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Labelling Theory

PostPosted: Sun Aug 02, 2015 4:50 pm
by alister prince
For no particular reason, I thought it was time I gave a heads up to some of the record labels I have a lot of time for. Actually there are some good reasons. The world of downloads undermines the 'integrity , much less the finances, of many labels. The corporates, who never really cared about music, care even less. There are people who no longer even call them labels, now it's 'imprint'; arrrrgh...
There are some labels whose devotion to the music is heroic, or in some cases at least impressive:
Ace - I may as well start with the most obvious. 'Nuff said.
Loose (previously Vinyl Junkie) - Issue some excellent Americana, the first three Hurray For The Riff Raff albums, Justin Townes Earl, Sturgill Simpson, Handsome Family. Their online shop is well worth a visit. Lots of bargains. And they're a nice bunch.
Hornbeam - release very few albums, but what taste! Tom Paley, Paley and Son (Ben), Bonnie Dobson. Superb production values and the packaging is a joy.
World Curcuit - Naturally.
Navigator - Good for contemporary folk.
Document- Genuflect, genuflect, the best historic survey of a wide range of, mainly, black American and old timey music. A certain Mr Balfour, of this parish, has contributed many a detailed and excellent sleeve-note. It's worth visiting their site regularly as they often run specials at about £3.50 inc p&p. (don't tell anyone at home but I 've snapped up about 70 in the last 18 months).
Fantastic Voyage - A re-issues label, blues, rockabilly, R&B, soul, country and a very fine historic Jamaican series. All well packaged, good sleeve-notes, and song-writers always credited. Triple CDs £10.
NOT - Currently reissuing blues R&B, rock in a series of double CDs label based. Amazing value at FOPP, £3 a double! Often less well known recordings of acts. Yes, I'm aware of the 'vulture' accusations, but writers are credited with date of release. No notes.
BackBeats - Reissue 70/80/90 soul, beats, disco,jazz-soul, etc. good quality.
History Of Soul - wonderful series of double CDs £8. Good notes.
That'll do for the moment. I may come back with more.
Aly

Re: Labelling Theory

PostPosted: Mon Aug 03, 2015 12:39 pm
by Jamie Renton
To that fine list, I'd add:
Sterns: not as active as they once were, but still delivering good quality African releases from time to time
Pressure Sounds: a reggae reissue label who I don't think have ever put out a less than essential release
Analog Africa: rare as hen's teeth vintage African music
Soundway: as above, only they put out some wonderful new stuff too
Strut: African, Latin, funk, soul, jazz etc. Responsible for 2 of favourite recent albums (Pat Thomas & SoulJazz Orchestra)
World Music Network/Riverboat: home of the Rough Guides and some tasty original albums too.
Jazzman: jazz, rhythm n blues soul etc reissues & compilations. "We dig deeper" is their tagline, ya dig?

Re: Labelling Theory

PostPosted: Tue Aug 04, 2015 6:31 pm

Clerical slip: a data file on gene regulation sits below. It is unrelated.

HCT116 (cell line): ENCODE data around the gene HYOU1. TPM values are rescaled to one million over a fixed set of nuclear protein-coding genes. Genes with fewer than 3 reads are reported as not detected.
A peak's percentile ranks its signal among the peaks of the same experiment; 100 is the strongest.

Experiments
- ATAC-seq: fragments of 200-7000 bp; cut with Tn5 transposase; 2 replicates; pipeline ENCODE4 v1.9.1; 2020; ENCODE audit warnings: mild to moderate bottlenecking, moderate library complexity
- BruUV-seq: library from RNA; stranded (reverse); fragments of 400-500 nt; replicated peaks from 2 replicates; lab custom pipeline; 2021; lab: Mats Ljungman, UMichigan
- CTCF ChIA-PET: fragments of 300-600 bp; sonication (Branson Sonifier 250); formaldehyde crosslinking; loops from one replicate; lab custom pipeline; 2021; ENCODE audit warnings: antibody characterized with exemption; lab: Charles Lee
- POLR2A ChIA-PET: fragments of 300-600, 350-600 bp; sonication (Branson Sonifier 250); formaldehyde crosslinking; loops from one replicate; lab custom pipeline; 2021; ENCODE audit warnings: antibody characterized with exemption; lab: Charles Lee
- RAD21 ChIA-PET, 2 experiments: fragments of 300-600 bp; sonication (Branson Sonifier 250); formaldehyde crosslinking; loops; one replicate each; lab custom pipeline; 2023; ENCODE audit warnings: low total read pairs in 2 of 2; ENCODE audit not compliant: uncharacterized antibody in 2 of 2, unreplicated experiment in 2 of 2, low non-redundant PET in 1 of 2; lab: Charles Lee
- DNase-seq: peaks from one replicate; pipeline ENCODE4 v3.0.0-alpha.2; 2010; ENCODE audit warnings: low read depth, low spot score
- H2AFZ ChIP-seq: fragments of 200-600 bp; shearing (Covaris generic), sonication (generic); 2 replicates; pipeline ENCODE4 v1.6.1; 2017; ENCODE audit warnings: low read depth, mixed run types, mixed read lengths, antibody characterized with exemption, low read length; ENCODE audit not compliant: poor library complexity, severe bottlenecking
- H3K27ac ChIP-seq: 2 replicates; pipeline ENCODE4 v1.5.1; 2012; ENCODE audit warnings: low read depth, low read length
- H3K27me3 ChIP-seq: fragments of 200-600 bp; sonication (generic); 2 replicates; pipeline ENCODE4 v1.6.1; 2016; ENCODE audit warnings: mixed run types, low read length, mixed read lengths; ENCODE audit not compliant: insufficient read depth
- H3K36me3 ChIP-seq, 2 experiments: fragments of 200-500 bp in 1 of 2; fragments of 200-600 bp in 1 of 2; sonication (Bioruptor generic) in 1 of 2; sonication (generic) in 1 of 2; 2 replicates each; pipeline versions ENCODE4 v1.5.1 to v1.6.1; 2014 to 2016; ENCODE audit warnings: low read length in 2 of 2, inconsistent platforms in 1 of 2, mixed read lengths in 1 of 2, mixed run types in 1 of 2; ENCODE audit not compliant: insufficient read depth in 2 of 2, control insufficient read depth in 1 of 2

by alister prince
I certainly dig that list Jamie, thanks. The only one I have a tad of a problem with is Rough Guides. They issue some good stuff, but at times I get somewhat (I'll be polite) frustrated with their choices on their compilations. They have a tendency to overdo the safe and cheesy. EG 'Russian Gypsy', most of which sounds like Kruschev era easy listening, just totally formulaic and bland. I worry they're morphing into Putumayo whose stuff is to world music as latte is to espresso; watered down, milky and weak. There's a part of me which feels it's all a bit colonialist. That said RGs can come up with gems like Psychedelic Cambodia.
Aly

Re: Labelling Theory

PostPosted: Tue Aug 04, 2015 7:21 pm
by NormanD
Putumayo whose stuff is to world music as latte is to espresso; watered down, milky and weak.
Excellently put. Putamayo was sold via one of the coffee outlets, Starbucks I think.

Re: Labelling Theory

PostPosted: Tue Aug 04, 2015 7:46 pm
by alister prince
It sure is/was Norman, hence my simile. Jamie tells a story of Charlie telling him they used to subtly change the speed of recordings to make them more palatable for Starbuckians ears!

Re: Labelling Theory

PostPosted: Tue Aug 04, 2015 7:47 pm
by AndyM
NormanD wrote:
Putumayo whose stuff is to world music as latte is to espresso; watered down, milky and weak.
Excellently put. Putamayo was sold via one of the coffee outlets, Starbucks I think.


Also good Putamayo sources, those gift shops that sell scented candles and stained-glass terraria. That's where I get them from. Great dinner party music. Nobody wants to hear 'Trout Mask Replica' when they're tackling a Moroccan-braised lamb shank, do they ?

Re: Labelling Theory

PostPosted: Tue Aug 04, 2015 7:55 pm
by alister prince
Now there' s another thread Andy, what tunes to play with what dishes? I'd do some of those great 12 inch remixes with the entrees for starters.
Aly

Re: Labelling Theory

PostPosted: Tue Aug 04, 2015 8:05 pm
by AndyM
Vinyl means getting up from the table too often.

Re: Labelling Theory

PostPosted: Tue Aug 04, 2015 8:31 pm
by NormanD
Nobody wants to hear 'Trout Mask Replica' when they're tackling a Moroccan-braised lamb shank, do they ?
Only if eaten raw.

Re: Labelling Theory